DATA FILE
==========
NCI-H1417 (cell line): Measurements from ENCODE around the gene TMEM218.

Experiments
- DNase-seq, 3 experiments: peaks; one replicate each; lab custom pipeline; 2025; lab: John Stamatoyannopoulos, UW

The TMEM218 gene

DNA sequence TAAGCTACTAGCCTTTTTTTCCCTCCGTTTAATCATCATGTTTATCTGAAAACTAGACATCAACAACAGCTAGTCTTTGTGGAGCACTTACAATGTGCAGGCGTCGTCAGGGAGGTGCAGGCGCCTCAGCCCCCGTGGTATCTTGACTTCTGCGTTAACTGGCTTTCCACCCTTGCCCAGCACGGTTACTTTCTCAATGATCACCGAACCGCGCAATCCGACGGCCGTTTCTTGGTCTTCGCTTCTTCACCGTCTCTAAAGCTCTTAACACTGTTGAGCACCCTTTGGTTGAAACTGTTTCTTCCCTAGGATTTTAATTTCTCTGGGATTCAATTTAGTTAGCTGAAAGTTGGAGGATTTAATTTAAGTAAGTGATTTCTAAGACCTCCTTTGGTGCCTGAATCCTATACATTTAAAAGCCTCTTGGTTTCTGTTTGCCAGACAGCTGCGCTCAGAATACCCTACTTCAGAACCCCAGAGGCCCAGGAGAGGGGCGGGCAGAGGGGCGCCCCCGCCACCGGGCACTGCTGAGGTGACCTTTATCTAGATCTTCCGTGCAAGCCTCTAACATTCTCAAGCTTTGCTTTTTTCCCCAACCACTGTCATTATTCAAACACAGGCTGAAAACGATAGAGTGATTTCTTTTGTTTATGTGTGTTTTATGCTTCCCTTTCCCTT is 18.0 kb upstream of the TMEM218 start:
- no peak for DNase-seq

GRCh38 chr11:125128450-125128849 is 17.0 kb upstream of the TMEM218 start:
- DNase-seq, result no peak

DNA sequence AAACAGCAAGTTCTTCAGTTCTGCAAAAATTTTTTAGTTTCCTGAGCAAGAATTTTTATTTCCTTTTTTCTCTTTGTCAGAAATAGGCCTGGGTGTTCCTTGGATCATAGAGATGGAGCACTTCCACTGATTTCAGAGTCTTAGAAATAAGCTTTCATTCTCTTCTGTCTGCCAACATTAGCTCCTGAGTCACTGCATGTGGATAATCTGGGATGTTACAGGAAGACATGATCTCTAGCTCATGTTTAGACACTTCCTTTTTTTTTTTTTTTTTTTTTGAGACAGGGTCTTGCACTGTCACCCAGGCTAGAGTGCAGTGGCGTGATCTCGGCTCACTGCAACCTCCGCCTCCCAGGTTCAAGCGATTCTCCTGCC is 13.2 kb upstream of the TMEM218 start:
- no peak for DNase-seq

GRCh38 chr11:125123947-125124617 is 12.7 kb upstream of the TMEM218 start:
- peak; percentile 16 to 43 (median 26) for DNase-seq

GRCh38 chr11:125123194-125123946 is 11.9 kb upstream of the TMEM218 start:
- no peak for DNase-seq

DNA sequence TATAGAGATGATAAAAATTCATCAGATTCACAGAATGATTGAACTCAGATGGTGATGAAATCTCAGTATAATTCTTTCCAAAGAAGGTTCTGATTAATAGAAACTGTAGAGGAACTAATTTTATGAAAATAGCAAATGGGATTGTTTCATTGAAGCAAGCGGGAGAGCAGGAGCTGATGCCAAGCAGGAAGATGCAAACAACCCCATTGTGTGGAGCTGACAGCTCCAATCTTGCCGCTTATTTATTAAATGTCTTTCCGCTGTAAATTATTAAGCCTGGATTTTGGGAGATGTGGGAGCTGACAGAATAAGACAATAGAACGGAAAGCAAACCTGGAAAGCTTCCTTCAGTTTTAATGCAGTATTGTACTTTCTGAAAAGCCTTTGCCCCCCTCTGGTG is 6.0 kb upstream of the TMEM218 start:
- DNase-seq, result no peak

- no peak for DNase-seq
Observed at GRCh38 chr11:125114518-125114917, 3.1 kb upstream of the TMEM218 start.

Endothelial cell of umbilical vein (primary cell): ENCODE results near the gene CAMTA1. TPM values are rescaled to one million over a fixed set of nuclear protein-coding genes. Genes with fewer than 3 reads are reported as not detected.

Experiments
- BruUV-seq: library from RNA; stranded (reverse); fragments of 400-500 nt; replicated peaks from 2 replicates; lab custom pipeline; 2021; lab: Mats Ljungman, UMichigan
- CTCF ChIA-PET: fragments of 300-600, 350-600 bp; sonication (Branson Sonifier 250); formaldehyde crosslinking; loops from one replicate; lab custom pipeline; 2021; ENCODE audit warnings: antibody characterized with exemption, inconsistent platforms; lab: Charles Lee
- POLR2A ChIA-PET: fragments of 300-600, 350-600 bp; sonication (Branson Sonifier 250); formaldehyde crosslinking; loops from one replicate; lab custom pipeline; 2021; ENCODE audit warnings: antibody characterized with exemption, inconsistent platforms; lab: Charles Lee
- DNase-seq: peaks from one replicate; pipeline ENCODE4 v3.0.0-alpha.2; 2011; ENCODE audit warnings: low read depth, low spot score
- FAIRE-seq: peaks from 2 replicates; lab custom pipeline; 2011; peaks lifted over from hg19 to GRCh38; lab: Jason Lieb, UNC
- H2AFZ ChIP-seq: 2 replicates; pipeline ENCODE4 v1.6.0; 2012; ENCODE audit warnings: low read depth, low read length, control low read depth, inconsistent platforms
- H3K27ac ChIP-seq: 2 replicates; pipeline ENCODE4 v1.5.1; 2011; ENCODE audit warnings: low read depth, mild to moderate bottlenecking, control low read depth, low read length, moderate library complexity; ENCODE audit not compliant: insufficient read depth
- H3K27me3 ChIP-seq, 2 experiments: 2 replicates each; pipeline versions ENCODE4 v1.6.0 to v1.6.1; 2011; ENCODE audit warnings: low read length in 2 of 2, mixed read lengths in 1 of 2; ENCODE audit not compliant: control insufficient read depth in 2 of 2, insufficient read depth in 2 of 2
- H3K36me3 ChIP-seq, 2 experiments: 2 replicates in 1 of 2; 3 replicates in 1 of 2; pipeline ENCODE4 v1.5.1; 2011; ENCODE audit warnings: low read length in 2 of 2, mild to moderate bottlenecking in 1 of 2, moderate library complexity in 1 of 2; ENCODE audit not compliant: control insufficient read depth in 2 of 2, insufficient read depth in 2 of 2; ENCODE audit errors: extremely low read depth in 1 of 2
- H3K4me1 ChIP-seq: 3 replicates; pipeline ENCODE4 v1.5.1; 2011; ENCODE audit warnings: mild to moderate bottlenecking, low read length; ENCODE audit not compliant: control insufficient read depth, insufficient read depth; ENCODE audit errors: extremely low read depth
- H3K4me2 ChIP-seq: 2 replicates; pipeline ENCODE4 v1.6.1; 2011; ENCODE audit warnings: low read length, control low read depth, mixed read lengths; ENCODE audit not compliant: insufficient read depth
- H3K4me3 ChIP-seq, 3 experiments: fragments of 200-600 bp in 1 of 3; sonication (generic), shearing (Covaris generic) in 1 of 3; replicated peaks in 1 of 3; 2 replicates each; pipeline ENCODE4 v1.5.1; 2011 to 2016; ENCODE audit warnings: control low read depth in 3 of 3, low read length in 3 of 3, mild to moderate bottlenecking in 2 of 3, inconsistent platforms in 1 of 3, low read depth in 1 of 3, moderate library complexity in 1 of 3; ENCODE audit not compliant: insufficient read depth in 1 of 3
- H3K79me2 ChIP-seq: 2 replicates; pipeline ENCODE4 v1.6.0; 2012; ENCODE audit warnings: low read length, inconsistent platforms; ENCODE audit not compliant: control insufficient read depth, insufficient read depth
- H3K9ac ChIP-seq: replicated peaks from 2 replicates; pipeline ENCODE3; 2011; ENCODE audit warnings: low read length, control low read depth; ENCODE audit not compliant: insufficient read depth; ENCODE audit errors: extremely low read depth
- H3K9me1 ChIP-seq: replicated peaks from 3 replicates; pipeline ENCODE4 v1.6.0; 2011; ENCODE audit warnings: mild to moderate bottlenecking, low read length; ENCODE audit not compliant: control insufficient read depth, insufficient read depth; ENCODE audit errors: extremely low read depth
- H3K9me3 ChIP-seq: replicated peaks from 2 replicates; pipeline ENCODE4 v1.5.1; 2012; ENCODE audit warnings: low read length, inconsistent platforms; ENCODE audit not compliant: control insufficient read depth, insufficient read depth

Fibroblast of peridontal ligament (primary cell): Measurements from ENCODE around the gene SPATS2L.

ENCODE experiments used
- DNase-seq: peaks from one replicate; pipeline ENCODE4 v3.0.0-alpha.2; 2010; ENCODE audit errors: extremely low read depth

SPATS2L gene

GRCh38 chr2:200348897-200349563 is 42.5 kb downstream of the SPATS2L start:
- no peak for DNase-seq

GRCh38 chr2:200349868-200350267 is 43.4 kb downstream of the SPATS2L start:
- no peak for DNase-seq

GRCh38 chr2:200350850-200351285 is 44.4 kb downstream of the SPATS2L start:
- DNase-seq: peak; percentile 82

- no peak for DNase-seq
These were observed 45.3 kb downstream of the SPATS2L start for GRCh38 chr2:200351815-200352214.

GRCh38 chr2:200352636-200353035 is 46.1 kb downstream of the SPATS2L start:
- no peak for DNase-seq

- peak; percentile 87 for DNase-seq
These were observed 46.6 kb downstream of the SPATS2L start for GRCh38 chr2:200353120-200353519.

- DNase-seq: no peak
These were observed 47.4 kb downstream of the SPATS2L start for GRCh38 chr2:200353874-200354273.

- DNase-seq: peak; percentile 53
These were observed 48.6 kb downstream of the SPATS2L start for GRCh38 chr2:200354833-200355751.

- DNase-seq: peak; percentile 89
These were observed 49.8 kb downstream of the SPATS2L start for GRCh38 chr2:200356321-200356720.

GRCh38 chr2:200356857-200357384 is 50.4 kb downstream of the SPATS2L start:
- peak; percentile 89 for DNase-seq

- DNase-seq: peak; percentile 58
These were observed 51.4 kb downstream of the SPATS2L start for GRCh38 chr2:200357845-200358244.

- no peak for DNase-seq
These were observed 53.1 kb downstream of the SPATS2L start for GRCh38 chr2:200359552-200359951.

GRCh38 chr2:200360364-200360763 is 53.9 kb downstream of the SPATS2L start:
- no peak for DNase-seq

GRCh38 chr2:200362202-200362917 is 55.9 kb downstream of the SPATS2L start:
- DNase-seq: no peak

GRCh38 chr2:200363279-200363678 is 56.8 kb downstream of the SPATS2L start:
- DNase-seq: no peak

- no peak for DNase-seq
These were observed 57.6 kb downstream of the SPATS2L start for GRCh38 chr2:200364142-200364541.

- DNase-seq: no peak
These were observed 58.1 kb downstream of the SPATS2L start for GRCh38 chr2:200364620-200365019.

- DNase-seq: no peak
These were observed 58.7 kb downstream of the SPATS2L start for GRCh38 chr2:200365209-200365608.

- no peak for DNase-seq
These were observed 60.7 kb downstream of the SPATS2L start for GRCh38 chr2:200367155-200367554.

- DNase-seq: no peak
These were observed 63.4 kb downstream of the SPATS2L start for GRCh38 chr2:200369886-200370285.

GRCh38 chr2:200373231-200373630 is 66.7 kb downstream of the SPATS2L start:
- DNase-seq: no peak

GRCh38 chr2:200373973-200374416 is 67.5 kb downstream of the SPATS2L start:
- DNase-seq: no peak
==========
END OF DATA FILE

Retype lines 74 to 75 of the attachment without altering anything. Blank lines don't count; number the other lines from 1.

These were observed 58.1 kb downstream of the SPATS2L start for GRCh38 chr2:200364620-200365019.

- DNase-seq: no peak